During our class, we have had the chance to examine many songs and musical genres, as an attempt to understand what made this music popular.
One of the things that were easy to determine, is that the popular music changes each decade or so. Sometimes, the change is so massive that you cannot even see the connection between one decades’ popular music to the one follows, except the fact that it is popular.
But the one genre that kept on going throughout the 20th century, is Rock’n’Roll, and it’s famous descendants, Hard Rock and Heavy Metal.
Those genres were never considered Popular per say, but they are loved and well known since the 60’s until today, and probably for many years to come.
Rock’n’Roll is a musical genre that evolved during the 1940s-1950s, with the technological developments that allowed it such as microphones and guitar emps, electric guitars and so on. It was influenced by almost every musical genre former to it such as Blues, Gospel, Jazz, R’n’B, and Classical Music. ‘Till this day, even though evolving to a massive amount of subgenres, the Rock is still alive and kicking, stretching it’s limits further ahead, but always keeping that rough sounds that make it Rock.
The Rock’n’Roll flourished during the 50s and the 60s with legends such as Johnny Cash, Elvis and The Beatles. The hard rock was not so later on evolved with the important inputs of Led Zeppelin in the late 60s, Pink Floyd, Queen and the first big Heavy Metal band – Black Sabbath.
I am going to cheat a little in this book and not limit myself with music up to 1980, because of two main reasons.
The first one is that the Hard Rock bloomed in the 1980s, so a lot of my study cases would have to be up to 1990.
The second reason is that I would like to show you some new songs that I like, so you might get to like them as well, and see a lot has changed during the past 40-50 years, but the music stayed the same.
In the next page, there is a video with 10 seconds of 10 Hard Rock songs. I would like you to listen to them and try to think about these questions:
If you answered Yes to one or more of those questions regarding at least a few of these songs, I think you get the point I am trying to make.
So, let’s see if my claim matches the criteria we learned in class. In the book, I will go through all the criteria we’ve had the chance to examine during the course, and try to to show the ways they are presented in Hard Rock and Heavy Metal music.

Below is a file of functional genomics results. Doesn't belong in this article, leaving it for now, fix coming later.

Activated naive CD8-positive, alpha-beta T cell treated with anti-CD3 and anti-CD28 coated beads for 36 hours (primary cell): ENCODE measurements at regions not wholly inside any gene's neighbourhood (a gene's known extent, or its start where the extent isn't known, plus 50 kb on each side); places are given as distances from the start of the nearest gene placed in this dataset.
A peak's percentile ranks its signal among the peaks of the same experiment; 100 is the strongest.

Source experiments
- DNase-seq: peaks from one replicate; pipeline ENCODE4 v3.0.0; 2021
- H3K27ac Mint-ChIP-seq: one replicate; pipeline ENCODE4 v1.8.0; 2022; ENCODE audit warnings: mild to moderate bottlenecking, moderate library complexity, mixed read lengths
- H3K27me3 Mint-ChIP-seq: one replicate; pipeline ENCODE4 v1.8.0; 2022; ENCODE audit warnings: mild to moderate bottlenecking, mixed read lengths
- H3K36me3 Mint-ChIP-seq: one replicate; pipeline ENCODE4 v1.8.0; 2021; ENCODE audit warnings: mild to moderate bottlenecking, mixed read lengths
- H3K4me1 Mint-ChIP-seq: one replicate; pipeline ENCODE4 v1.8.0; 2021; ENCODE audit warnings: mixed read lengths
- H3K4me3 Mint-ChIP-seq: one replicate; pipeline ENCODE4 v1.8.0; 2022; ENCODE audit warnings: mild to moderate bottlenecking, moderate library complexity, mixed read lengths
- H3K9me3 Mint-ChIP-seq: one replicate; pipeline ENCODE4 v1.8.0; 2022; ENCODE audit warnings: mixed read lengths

We’ll start with the first, and probably most important one:
It is true, it’s hard to swing or twist to Hard Rock, but it certainly has a special type of dance for itself. the first example for it is visible in the combination a smart someone made between the movies Bohemian Rhapsody and a Wayne’s World:
This are some of the dances as presented in the world’s biggest Heavy Metal festival, now 30 years running, Wacken Open Air:
Now would be a good time for discussing the stories. If you’ll look close enough, in Rock history you can find songs about almost every story there is.
This classic tells the heartbreaking story of a guy falling in love with a close friends’ wife.
This one is a lot newer, and is a very personal story, and yet somehow many people relate to it.
That might be because Bruce Dickinson, who is probably the greatest vocalist in Heavy Metal history, is actually a pilot.
another great story by them is Paschendale – Iron Maiden
And this one is my own personal favorite universal song, anyone can relate to.
In the video, you can see what happens when a Heavy Metal band is asked to lip sync.
When talking about an entire genre, it’s hard to explain why are songs similar to each other, but you can all hear the similarity between the songs we’ll listen to throughout this book, and trace it back all the way to the Beatles (and even before that).
All we can talk about are the influences inside the genre, and they are very much visible in the next video. There are seven of this specific one, and a ton others.
Here is an article in Hebrew about those stuff.
Yeah, it does. Check out this beautiful song released in 1974, in which the music changes all through the song to fit the lyrics perfectly.
This one is what happens when the sad song turns angry.
A super sad and relatable story by the way.
By now we have already had the chance to see some great hooks, such as in Layla and… well… all the songs that followed.